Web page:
This mechanism has only been, recently, proven for a particular bacteria species. In this situation, the bacteria with a larger initial size divides earlier, whereas one with a smaller initial size divides later. There are transient oscillations, not just in cell size, but also in constitutive gene expression. The cell’s initial size determines how much it will grow before it splits into two.

Another possibility is from another bacteria that measures its own growth rate. A certain rate of protein production is necessary to get out of the G phase to the S phase of cell division. In the beginning of the G phase of activity molecular feedback starts size control. But, later a different mechanism occurs. Small cells take longer in the G phase. Size control is related to a molecule Cln3 in G. But later in G the size determines whether it can leave that phase. Small cells stay longer till they are a specific size and then they proceed to the next phase.
Cln3 senses the need for more protein production and, also, allows the exit from the G phase. However, when there is a very small production of proteins, no Cln3 is made. It is destroyed early and this has a direct relation to the rate of proteins appearing.

Another specific molecule, also, determines the procession to mitosis in another situation. Cln3 operates through affecting the inhibition of transcription factors related to the cell cycle and producing a feedback loop involving Cln2 and Cln1. These start the complex cell division cycle

This mechanism uses a titration of a special molecule against a fixed number of binding sites on the transcription sites. The size of the cell determines this molecule. These molecules somehow trigger the G phase.
Yet another molecule, cyclin E, also senses the production of proteins. It, also, has a differential between transcription and translation which is used as a signal for translation.

Effects of Cell Size

Different physiological situations determine whether there are more cells or larger cells, when more function is required. But, cells have many different functions and so this is hard to determine and there has been little research into this until recently.

Neurons have to be a very precise size to fit in the circuits. Size of neurons greatly influences structure and function in the brain. But, in other organs is it possible that fewer larger cells can do the same job? This would mean the determination of the organ’s uniform cell size is not from the efficiency of its specific functions.
Many different situations alter cell size. In the kidney, the rate of liquid flow affects the size of the cells by triggering cilia sticking out of the cell into the fluid. Lymphocytes change size in response to cytokines. Microglia change shapes and sizes in response to inflammation. (see post)

In pregnancy, the pancreas increases βcell’s size to make more insulin. But, in diabetes, where βcells die, the number of cells increase, not the size of new cells. Liver cells, also, increase size in pregnancy, but after surgery the number increases instead.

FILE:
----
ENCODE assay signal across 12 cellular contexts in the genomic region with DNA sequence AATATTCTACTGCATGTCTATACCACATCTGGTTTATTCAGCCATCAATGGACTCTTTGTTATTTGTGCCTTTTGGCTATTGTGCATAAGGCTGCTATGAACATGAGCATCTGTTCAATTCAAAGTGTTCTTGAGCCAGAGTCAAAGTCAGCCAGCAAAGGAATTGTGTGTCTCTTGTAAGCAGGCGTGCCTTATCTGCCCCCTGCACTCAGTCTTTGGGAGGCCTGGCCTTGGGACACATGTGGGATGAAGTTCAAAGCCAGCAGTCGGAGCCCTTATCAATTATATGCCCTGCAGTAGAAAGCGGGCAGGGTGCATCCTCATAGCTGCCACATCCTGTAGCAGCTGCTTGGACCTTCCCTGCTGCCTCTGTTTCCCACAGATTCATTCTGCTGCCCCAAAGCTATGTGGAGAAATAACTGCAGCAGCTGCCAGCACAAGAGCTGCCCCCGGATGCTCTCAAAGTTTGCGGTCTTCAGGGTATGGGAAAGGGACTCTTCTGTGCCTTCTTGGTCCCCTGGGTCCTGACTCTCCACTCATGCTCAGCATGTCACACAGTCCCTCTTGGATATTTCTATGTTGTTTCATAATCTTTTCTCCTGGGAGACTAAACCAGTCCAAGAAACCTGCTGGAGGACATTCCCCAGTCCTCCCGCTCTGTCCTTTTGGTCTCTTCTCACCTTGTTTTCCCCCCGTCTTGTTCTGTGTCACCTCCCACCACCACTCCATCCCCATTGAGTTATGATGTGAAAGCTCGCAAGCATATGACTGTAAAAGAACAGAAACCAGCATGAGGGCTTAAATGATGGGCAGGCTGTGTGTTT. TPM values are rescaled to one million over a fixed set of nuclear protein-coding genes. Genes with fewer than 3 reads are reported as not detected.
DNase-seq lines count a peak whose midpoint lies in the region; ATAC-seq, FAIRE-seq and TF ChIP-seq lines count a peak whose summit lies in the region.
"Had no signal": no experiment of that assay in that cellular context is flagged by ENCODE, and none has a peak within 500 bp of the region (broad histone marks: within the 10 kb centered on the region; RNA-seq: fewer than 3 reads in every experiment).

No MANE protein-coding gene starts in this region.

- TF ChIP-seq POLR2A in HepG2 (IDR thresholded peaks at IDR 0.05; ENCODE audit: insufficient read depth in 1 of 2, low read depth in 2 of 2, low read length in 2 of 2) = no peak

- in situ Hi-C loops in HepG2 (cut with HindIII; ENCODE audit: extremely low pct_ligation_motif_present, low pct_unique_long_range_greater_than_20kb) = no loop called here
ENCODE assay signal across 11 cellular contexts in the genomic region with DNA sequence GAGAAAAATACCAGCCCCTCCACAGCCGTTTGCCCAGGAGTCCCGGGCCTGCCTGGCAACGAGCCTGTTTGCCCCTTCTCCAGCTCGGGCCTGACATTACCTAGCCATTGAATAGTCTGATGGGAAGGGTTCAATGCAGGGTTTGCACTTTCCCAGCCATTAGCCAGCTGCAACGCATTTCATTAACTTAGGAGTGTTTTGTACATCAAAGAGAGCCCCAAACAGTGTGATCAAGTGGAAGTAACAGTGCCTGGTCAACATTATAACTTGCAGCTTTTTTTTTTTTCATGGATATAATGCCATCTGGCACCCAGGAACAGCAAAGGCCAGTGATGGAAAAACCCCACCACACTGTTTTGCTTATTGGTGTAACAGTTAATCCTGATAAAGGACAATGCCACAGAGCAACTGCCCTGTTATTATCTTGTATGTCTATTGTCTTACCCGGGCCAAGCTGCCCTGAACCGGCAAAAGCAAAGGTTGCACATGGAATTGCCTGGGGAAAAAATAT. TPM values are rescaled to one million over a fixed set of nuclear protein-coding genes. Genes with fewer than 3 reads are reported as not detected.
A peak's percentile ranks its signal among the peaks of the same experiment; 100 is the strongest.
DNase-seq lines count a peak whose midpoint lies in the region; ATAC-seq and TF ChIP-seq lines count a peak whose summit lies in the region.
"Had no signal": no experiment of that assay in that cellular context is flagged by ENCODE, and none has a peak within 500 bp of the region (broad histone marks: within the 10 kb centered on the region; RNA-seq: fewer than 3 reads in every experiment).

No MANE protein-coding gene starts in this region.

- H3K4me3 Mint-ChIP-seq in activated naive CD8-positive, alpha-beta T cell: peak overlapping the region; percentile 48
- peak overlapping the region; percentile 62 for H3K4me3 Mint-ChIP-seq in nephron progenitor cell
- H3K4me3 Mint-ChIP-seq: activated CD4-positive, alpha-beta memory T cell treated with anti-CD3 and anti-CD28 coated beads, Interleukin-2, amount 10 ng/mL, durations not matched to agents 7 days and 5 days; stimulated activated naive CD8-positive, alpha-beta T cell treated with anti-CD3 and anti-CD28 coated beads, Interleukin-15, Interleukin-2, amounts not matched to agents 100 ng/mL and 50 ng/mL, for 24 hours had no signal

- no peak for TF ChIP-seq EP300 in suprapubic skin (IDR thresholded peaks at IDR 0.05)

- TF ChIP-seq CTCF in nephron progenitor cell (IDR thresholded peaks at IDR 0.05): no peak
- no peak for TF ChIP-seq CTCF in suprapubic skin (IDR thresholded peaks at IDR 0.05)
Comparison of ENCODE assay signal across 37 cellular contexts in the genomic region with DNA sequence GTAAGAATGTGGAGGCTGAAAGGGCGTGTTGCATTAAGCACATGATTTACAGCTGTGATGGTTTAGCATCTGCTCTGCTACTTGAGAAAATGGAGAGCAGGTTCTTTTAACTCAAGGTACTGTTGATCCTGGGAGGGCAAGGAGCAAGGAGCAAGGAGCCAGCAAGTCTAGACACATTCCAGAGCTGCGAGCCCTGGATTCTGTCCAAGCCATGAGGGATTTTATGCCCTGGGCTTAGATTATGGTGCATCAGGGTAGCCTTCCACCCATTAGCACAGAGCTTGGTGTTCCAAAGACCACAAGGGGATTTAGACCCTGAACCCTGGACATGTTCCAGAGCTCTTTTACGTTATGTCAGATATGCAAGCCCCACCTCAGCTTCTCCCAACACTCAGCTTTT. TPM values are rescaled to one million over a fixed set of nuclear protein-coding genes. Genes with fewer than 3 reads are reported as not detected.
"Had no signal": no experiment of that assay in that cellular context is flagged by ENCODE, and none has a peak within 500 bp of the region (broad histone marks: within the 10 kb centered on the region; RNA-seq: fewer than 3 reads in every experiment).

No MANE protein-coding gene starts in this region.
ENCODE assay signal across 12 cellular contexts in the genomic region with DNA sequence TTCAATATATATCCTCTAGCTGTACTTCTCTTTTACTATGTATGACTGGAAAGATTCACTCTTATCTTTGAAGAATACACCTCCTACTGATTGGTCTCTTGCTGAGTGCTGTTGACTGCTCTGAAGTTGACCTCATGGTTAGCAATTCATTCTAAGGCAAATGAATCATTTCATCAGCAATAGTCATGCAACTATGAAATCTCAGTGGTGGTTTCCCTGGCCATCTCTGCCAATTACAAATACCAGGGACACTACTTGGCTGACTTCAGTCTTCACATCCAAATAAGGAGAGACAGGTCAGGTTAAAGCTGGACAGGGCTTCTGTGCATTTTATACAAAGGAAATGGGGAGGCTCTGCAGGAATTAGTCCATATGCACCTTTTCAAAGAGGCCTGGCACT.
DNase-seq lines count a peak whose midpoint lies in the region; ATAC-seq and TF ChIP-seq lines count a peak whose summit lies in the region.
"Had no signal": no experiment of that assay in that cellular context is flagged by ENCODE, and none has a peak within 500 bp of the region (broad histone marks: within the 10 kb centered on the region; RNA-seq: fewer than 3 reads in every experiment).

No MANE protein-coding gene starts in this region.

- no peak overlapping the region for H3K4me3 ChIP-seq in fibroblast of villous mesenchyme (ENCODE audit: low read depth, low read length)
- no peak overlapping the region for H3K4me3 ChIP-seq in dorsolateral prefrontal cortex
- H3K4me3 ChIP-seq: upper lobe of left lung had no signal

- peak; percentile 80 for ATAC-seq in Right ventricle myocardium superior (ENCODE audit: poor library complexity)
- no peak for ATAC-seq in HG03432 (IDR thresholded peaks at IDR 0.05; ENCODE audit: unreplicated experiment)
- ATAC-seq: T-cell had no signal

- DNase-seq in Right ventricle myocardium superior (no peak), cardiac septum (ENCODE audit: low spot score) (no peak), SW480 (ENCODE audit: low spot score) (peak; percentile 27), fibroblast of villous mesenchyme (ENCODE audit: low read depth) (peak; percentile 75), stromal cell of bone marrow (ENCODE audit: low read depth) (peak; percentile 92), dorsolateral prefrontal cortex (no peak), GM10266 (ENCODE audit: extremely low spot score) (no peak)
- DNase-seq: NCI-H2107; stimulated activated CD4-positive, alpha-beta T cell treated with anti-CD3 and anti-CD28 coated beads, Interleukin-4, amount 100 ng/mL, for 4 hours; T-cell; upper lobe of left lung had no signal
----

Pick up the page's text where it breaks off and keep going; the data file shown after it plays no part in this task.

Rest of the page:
The rate of insulin production in βcells is shown to be more connected with cell size than metabolic measures. Metabolism, insulin and protein production are all correlated with βcell size. In another situation, smaller cells produce less insulin. Exact mechanisms are not clear.
Fat cells have been studied, where large and small cells have different genetic networks operating. When a fat cell is larger, the relation to extra cellular matrix changes through signaling pathways that change transcription factors. The matrix might produce more regulation for the larger cells. The large cells have very different metabolism and make different products and have more synthesis of lipids. These types of changes occur, also, in liver cells and red blood cells.

Large fat cells have different responses to insulin, sugar and fatty acids. These differences show that there is an optimum size for function. Larger fat cells produce more diabetes.

Cancer cells, also, have different behavior with different sizes. Larger cells are more malignant and have more differences between cells including varied shapes. These differences are not based on the environment, but are determined by the individual cell.

How Do Cells Know What Size They Should Be?

Cells understand quite a bit about themselves and their environment. It is remarkable what individual cells can do by themselves. They can send and receive wireless signals with many different types of cells and act upon the information received. An individual cell can understand where it is in relation to the entire body of trillions of cells. An individual leukocyte can travel to an exact distant location through many unusual and often unpredictable situations and terrains, while changing shape and methods of travel. An individual neuron in the fetus can travel an enormous distance to an exact spot amidst billions of cells. In the adult, axons do the same. Cells know what types of cells they are supposed to become. And cells know exactly what size they should be.

Where is the direction for the actions of this individual cell among trillions? How can anyone not be impressed by the intelligence of individual cells? Does this vast cellular intelligence show that the cell is connected with a form of mind?